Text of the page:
The sixth thing I’d do is encourage companies to talk about their work. Discussion of work can stimulate ideas and collaboration. I’d ask companies to give public presentations for five minutes about their products, organisation, and goals. Companies could provide samples of their work, and describe how they can assist other firms. Companies could also describe any problems that they have, so that potential partners or contractors can work to solve them. Open meetings could discuss topics of interest to some or most businesses, including electricity supply, regulation, taxation, and technology.
The seventh thing I’d do is promote contacts between companies after the forum ends. Companies could be encouraged to exchange business cards during the forum, and enter their names in a database available to other firms. Some of the forum employees who know about the companies and their business could continue to work temporarily after the forum ends, connecting companies who want to find partners, suppliers, or clients. The employees could also collate and summarise information given during the forum, which could help companies cooperate in future, and which could be a commercial product in itself.
1. Some academic studies have looked at preparations used in other forums and similar networks, including (in English)
Jack et al. (2013) An entrepreneurial network evolving (link)
Lockett et al. (2013) Motivations and challenges of network formation (link)
and (in French)
Chabaud et al. (2003) Les incubateurs d'entreprises innovantes (link)
There’s a new platform to promote investment in DR Congo from the United States, as well as import and export between the two countries. The platform is called Easy Commerce USA-RDC (website (still being built); facebook), and is run by the Association of D.R.C. Entrepreneurs, which has the objective of entrepreneurial promotion and development. One part of the platform is called Easy Profile, which was described by Ted Mvutu, the Association’s president, in a recent radio interview:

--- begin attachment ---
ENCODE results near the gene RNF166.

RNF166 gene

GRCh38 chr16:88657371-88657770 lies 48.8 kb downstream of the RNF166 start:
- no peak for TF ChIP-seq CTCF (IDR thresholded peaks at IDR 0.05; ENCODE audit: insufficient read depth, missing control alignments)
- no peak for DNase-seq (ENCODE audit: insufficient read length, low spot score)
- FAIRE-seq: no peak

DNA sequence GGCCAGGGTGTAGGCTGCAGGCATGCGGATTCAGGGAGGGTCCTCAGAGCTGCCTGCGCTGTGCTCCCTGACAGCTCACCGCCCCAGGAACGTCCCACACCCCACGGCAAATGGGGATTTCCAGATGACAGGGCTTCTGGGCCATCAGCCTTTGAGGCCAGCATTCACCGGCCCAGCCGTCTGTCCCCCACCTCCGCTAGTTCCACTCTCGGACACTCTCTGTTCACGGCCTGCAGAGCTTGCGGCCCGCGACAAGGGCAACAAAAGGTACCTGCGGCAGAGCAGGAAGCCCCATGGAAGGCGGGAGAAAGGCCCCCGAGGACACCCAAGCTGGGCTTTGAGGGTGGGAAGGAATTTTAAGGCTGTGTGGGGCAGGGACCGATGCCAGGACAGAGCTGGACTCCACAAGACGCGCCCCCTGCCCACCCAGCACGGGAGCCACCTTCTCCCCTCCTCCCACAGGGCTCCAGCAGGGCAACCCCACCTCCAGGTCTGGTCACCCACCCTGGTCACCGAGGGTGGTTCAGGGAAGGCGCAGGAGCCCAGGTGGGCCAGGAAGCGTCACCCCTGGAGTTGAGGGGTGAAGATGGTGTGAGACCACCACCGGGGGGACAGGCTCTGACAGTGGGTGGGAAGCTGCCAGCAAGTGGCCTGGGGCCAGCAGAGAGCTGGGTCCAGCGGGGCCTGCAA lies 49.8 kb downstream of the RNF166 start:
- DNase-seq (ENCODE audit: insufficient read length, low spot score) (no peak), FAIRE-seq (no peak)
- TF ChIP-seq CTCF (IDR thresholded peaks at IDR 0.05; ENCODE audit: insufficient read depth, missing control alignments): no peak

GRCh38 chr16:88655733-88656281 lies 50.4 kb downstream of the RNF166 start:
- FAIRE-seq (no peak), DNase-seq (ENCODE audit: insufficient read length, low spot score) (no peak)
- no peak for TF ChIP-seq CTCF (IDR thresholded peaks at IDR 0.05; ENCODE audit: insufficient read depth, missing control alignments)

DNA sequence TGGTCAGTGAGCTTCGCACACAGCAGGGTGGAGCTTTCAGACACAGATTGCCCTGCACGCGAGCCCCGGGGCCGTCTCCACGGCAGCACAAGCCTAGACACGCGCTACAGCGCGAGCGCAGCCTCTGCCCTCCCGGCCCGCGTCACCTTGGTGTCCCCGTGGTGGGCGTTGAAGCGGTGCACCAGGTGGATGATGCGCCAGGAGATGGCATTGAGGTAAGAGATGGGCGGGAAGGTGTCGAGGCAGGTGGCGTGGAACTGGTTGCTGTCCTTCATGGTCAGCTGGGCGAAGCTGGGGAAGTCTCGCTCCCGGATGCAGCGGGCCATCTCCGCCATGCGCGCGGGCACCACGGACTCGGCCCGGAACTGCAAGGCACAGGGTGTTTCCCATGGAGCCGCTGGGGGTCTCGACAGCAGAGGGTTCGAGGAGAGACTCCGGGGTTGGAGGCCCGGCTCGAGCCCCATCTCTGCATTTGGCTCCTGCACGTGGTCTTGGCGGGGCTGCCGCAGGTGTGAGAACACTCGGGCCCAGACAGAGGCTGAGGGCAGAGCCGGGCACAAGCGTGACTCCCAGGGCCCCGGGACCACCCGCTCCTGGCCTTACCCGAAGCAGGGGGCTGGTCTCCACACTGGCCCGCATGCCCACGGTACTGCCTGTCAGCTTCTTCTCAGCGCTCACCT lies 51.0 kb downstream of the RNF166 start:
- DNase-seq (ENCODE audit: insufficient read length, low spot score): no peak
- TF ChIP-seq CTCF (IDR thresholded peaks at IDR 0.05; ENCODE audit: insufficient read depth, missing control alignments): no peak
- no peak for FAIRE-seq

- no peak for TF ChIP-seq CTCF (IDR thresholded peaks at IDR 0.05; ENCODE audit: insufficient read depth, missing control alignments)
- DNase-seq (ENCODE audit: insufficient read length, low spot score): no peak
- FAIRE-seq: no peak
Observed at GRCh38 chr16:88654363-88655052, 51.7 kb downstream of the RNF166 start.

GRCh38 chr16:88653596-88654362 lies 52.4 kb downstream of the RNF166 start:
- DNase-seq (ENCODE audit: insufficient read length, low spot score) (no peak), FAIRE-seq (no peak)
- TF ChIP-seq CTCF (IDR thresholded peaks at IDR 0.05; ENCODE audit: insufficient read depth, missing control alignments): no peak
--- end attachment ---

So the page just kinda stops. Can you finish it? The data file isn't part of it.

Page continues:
“We have planned the program called Easy Profile, which creates a virtual professional profile of a Congolese entrepreneur who is going to attract foreign investors who come to invest in the D.R.C.
“The investors who are coming to the D.R.C. have to find a platform of entrepreneurs organised so that they contact directly operators corresponding to their projects. In this profile, we put the identity, the sector of entrepreneurial activities, and we are going to connect these factors to the U.S. Department of Commerce to facilitate the task of American investors who want to come to the D.R.C.”
(Ted Mvutu. The text is my translation from the French)
A business directory of “Easy Profiles” could bring in two types of investors. One type of investor could bring foreign direct investment (where a business is established in the D.R.C. and (at least partially) owned and run by the U.S. company), while the other type of investors could bring finance investment (where a business run by Congolese entrepreneurs is financed by U.S. money). The encouragement of each type of investment would require a different emphasis on information provided by Easy Profile, and I hope that the Association specifies their own plans in more detail prior to starting the activities. As the President of the Association says that U.S. investors can contact local entrepreneurs, instead of being contacted, it seems more likely that they will be bringing foreign direct investment rather than finance investment.
Foreign direct investment could benefit from the Easy Profile business directory in at least two stages: the search for new business ideas, and the acquisition of resources to realise an idea. When considering whether to set up a new business, an entrepreneur will typically search for business opportunities from numerous sources, and show some flexibility in the opportunities that they will pursue. Under foreign direct investment, the flexibility will typically be reduced, as the investor will be likely to have clearly identified production aims coordinated with other companies owned by the investor. However, it is possible that local ideas and expertise may influence the details of the investment, for example if resources used in other countries are not readily available in the D.R.C., or if the best human resource management practices differ in the country. Within a directory format, it may be helpful to include a section where each company could write freely about anything it considers important. For example, it could describe the products it offers, or why it could offer something unusual, or any ideas it has for new products and services. It could also give opinions on current Congolese business conditions and markets. Easy Profile could translate into English.